Thursday, September 6, 2007

What We Want

I am part-way through the book, A Peace to End All Peace, by David Fromkin. It is a marvelous and well-written account of the fall of the Ottoman Empire and the machinations around World War I. Fromkin deals with the behind-the-scenes political wrangling of the parties involved.

As he lays out the mindset of the British, Fromkin points to their desire to discern and deal with an individual, who was the authoritative voice for Arabs. The British, upon discovering the difficulty of the task, even attempt to create an authoritative voice. To their dismay, no one Muslim leader or politician really held sway over the entire region of the Middle East.

To the amateur historian, the futility of the enterprise borders on comical. It seems like trying to grasp water in your hand. The water simply runs through your fingers.

The British approach to the Middle East is a kind of parable. We are often wedded to an approach that refuses to provide the results we desire. Yet, we are so invested in the sensible nature of the approach, and to our comfort with it, we refuse to try something else in the search for results.

The current political climate within the Episcopal and the Anglican Communion is difficult. There are many voices attempting to achieve desired ends. The “straw man” is the issue of homosexuality. But, I can’t believe there is not more at work. I know too much Church history to believe it is so simple. The Church has known factions and conflict since her birth. I wish it were as simple as the development of a structure to solve our problems. Has that ever really worked?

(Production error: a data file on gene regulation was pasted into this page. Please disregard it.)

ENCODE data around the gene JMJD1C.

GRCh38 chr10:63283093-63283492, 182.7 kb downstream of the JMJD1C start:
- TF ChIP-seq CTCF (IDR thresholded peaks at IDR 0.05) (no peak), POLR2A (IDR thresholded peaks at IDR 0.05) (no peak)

The more pervasive and enduring problem is that we want what we want. Does it matter what authority we appeal to justify what we want? Any faction can find a piece of the Bible that in isolation is justification for what they want. Anyone can play that game. There is no shortage of bishops saying what we want to hear. Some have chosen to make new bishops to shout even louder. Are we really getting anywhere?

The Bible is authoritative for the Church. Instead of using it to justify what we want, we ought to read it, and discover what it says. God called a people into relationship. God’s people never quite get it right in either Testament. They fail and falter. God continually reaches out to them through reproach and repentance. The promise is that God’s grace and mercy are sufficient.

Maybe, we should halt our efforts to play God and concentrate on our need of grace and mercy. If we take the Christ seriously, we should be asking what God wants, and hoping to discover that through grace and mercy.

Mark 14:36

Jesus said, “Abba, Father for you all things are possible; remove this cup from me; yet, not what I want, but what you want.”

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